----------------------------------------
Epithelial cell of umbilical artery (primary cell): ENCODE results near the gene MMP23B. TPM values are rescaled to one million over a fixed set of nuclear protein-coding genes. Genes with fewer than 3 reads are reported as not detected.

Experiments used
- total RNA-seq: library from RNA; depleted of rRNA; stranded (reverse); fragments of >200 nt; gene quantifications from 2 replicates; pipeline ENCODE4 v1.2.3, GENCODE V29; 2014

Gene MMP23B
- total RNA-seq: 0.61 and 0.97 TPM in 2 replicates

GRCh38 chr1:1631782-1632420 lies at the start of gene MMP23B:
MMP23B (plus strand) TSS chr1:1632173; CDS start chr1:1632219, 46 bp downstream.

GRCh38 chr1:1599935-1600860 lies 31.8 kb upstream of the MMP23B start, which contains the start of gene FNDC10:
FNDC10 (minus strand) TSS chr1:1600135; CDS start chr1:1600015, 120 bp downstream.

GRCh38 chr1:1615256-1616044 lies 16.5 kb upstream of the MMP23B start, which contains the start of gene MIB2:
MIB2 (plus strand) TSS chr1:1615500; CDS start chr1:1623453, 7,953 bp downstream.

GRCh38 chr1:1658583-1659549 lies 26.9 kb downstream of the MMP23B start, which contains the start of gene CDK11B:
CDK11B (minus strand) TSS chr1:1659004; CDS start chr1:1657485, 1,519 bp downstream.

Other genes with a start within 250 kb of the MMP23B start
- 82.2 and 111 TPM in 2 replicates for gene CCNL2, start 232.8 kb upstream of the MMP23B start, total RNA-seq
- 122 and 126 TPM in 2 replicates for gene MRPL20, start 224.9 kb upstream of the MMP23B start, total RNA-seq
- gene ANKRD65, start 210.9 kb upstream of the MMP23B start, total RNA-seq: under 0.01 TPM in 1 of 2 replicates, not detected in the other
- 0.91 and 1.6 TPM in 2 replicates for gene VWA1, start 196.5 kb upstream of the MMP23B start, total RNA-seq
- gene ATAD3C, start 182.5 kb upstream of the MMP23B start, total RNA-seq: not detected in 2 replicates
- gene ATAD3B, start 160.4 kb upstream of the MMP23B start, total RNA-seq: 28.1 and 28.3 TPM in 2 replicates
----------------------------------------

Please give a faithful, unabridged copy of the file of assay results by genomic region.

Epithelial cell of umbilical artery (primary cell): ENCODE results near the gene MMP23B. TPM values are rescaled to one million over a fixed set of nuclear protein-coding genes. Genes with fewer than 3 reads are reported as not detected.

Experiments used
- total RNA-seq: library from RNA; depleted of rRNA; stranded (reverse); fragments of >200 nt; gene quantifications from 2 replicates; pipeline ENCODE4 v1.2.3, GENCODE V29; 2014

Gene MMP23B
- total RNA-seq: 0.61 and 0.97 TPM in 2 replicates

GRCh38 chr1:1631782-1632420 lies at the start of gene MMP23B:
MMP23B (plus strand) TSS chr1:1632173; CDS start chr1:1632219, 46 bp downstream.

GRCh38 chr1:1599935-1600860 lies 31.8 kb upstream of the MMP23B start, which contains the start of gene FNDC10:
FNDC10 (minus strand) TSS chr1:1600135; CDS start chr1:1600015, 120 bp downstream.

GRCh38 chr1:1615256-1616044 lies 16.5 kb upstream of the MMP23B start, which contains the start of gene MIB2:
MIB2 (plus strand) TSS chr1:1615500; CDS start chr1:1623453, 7,953 bp downstream.

GRCh38 chr1:1658583-1659549 lies 26.9 kb downstream of the MMP23B start, which contains the start of gene CDK11B:
CDK11B (minus strand) TSS chr1:1659004; CDS start chr1:1657485, 1,519 bp downstream.

Other genes with a start within 250 kb of the MMP23B start
- 82.2 and 111 TPM in 2 replicates for gene CCNL2, start 232.8 kb upstream of the MMP23B start, total RNA-seq
- 122 and 126 TPM in 2 replicates for gene MRPL20, start 224.9 kb upstream of the MMP23B start, total RNA-seq
- gene ANKRD65, start 210.9 kb upstream of the MMP23B start, total RNA-seq: under 0.01 TPM in 1 of 2 replicates, not detected in the other
- 0.91 and 1.6 TPM in 2 replicates for gene VWA1, start 196.5 kb upstream of the MMP23B start, total RNA-seq
- gene ATAD3C, start 182.5 kb upstream of the MMP23B start, total RNA-seq: not detected in 2 replicates
- gene ATAD3B, start 160.4 kb upstream of the MMP23B start, total RNA-seq: 28.1 and 28.3 TPM in 2 replicates